During April 2000, while laying water pipes in the southern slope of the village of ‘Illuṭ, to the west of Nazeret (map ref. NIG 2247/7356; OIG 1747/2356), a burial cave was exposed when its roof was slightly perforated. The work was carried out without the presence of IAA inspectors and it was later reported to the IAA that ancient artifacts had been removed and stolen from the cave. The intervention of Y. Moshe, the head of the northern unit of the IAA Robbery Prevention Division led to the recovery of two complete undamaged pottery vessels (H. Tahan, drawings). Since the damage to the cave roof was minimal and the cave was full of debris, precluding the observation of any architectural features, the cave was not excavated.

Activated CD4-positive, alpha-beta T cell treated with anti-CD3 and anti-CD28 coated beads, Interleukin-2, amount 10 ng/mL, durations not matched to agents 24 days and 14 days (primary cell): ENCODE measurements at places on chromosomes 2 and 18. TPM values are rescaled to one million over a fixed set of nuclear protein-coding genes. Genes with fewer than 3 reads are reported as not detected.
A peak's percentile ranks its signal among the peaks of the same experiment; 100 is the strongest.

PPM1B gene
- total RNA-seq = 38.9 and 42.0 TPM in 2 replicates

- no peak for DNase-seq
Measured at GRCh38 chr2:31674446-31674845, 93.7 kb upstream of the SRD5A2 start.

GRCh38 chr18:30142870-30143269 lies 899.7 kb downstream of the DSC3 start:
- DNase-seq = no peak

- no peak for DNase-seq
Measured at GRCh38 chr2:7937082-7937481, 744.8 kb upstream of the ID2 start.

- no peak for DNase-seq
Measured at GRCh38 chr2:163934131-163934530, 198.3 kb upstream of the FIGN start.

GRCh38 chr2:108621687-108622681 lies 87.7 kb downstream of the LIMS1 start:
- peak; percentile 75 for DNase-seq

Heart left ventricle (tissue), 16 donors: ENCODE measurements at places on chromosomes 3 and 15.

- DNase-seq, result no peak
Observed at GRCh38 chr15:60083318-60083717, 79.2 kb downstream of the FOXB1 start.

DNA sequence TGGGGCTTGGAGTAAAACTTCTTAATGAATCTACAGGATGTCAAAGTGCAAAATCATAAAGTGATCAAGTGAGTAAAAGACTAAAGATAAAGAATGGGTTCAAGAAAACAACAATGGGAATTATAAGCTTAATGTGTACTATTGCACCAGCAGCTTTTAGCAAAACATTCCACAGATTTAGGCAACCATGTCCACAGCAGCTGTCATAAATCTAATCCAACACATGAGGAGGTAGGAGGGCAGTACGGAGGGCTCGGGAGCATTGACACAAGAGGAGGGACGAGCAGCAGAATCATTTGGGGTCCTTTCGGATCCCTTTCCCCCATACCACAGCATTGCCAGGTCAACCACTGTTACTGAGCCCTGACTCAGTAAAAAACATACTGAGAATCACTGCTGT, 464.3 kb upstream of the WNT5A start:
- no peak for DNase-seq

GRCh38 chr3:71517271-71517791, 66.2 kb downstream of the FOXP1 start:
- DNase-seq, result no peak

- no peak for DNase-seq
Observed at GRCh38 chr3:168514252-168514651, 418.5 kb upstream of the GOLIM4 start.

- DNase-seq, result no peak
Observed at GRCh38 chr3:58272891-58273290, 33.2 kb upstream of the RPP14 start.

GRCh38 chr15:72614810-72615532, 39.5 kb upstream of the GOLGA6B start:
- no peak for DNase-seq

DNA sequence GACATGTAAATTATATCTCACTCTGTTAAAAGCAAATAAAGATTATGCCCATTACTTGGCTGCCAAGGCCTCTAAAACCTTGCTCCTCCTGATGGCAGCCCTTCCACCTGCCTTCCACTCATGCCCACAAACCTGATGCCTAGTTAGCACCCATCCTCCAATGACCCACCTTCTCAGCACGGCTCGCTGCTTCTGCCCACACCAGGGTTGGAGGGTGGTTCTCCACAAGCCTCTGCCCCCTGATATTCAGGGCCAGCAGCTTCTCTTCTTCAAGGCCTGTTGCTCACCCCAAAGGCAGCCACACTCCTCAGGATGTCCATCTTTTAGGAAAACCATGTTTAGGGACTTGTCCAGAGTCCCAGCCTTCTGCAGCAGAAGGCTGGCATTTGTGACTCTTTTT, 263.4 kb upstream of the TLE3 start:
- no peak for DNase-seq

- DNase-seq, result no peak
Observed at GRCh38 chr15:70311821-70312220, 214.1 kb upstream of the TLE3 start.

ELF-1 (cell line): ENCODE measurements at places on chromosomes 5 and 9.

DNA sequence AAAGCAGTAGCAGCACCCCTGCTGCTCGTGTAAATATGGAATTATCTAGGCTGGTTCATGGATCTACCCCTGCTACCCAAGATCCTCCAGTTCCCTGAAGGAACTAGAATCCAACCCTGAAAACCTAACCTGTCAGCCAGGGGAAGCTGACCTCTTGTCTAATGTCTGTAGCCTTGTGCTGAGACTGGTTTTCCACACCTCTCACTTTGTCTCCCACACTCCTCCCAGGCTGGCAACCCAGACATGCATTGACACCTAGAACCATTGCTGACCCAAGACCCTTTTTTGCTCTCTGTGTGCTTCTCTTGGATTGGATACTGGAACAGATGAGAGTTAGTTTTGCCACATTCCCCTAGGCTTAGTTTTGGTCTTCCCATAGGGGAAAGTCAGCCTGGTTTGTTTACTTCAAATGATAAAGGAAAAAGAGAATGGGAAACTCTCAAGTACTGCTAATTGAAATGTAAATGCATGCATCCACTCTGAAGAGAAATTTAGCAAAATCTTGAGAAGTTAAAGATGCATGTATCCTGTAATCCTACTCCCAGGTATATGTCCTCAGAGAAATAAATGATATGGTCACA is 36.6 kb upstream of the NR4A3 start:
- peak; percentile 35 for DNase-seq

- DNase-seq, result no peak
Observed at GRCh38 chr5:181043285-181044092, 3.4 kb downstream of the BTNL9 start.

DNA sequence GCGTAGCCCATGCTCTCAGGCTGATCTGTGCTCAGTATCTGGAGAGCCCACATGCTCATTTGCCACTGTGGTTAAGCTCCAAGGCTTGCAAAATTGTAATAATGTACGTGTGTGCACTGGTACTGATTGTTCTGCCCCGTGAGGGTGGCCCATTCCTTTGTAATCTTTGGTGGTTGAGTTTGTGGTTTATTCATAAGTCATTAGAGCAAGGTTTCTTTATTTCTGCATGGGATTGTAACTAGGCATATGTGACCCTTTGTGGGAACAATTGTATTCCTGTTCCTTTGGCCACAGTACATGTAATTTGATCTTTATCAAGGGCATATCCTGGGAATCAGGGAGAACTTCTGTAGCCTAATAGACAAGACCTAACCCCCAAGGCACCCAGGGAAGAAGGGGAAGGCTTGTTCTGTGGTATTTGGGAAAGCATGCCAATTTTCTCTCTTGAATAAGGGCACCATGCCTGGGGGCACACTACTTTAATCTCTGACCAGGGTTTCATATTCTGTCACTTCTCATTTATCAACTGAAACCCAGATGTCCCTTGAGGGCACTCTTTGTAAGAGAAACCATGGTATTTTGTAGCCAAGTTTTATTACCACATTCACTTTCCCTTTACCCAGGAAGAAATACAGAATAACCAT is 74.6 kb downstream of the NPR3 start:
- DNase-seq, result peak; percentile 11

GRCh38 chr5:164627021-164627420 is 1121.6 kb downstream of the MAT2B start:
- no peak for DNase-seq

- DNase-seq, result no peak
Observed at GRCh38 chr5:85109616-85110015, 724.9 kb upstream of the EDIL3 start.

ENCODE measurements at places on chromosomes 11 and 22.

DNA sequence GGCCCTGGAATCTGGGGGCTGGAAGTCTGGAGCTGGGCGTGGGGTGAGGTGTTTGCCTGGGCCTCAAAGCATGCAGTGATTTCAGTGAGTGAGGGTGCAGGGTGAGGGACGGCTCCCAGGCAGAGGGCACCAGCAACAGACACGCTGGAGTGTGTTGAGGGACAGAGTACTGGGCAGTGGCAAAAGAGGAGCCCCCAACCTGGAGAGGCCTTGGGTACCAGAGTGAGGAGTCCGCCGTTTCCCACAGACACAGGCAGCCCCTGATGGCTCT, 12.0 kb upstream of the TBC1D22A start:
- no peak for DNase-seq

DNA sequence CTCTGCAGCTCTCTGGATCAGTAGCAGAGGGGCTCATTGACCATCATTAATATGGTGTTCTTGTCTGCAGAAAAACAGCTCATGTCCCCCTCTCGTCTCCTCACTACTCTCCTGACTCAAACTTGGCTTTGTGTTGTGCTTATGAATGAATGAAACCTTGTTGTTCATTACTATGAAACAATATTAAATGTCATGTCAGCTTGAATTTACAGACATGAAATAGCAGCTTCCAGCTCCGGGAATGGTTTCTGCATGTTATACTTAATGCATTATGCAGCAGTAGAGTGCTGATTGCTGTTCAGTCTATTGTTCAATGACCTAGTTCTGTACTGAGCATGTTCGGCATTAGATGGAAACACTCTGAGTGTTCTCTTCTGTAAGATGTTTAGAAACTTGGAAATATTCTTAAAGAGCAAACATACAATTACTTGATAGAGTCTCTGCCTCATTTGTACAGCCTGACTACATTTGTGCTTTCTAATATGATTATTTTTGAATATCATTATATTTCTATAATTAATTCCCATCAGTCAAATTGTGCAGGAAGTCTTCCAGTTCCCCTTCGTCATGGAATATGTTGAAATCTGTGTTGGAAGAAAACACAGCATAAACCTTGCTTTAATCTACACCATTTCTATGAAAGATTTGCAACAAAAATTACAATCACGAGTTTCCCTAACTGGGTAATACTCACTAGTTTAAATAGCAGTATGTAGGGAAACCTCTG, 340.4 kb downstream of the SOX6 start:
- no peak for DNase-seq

The two pottery vessels are a storage jar and a flask (Fig. 1). The storage jar (Height 51 cm) has a cylindrical body, rounded sloping shoulders, a collared neck and a rounded thickened rim. This jar is similar to Stern’s storage jar Type D (E. Stern. Material Culture of the Land of the Bible in the Persian Period 538-332 B.C.E. Jerusalem 1982), apart from the unusual collared neck. The complete large flask conforms to Type A in Stern’s classification, including the wide band on the side. It has a single short diagonal stroke on one handle incised before firing.
On the basis of these two vessels it is possible to broadly date the cave to the Persian period. No other caves or settlements from this period have yet been discovered in the immediate vicinity.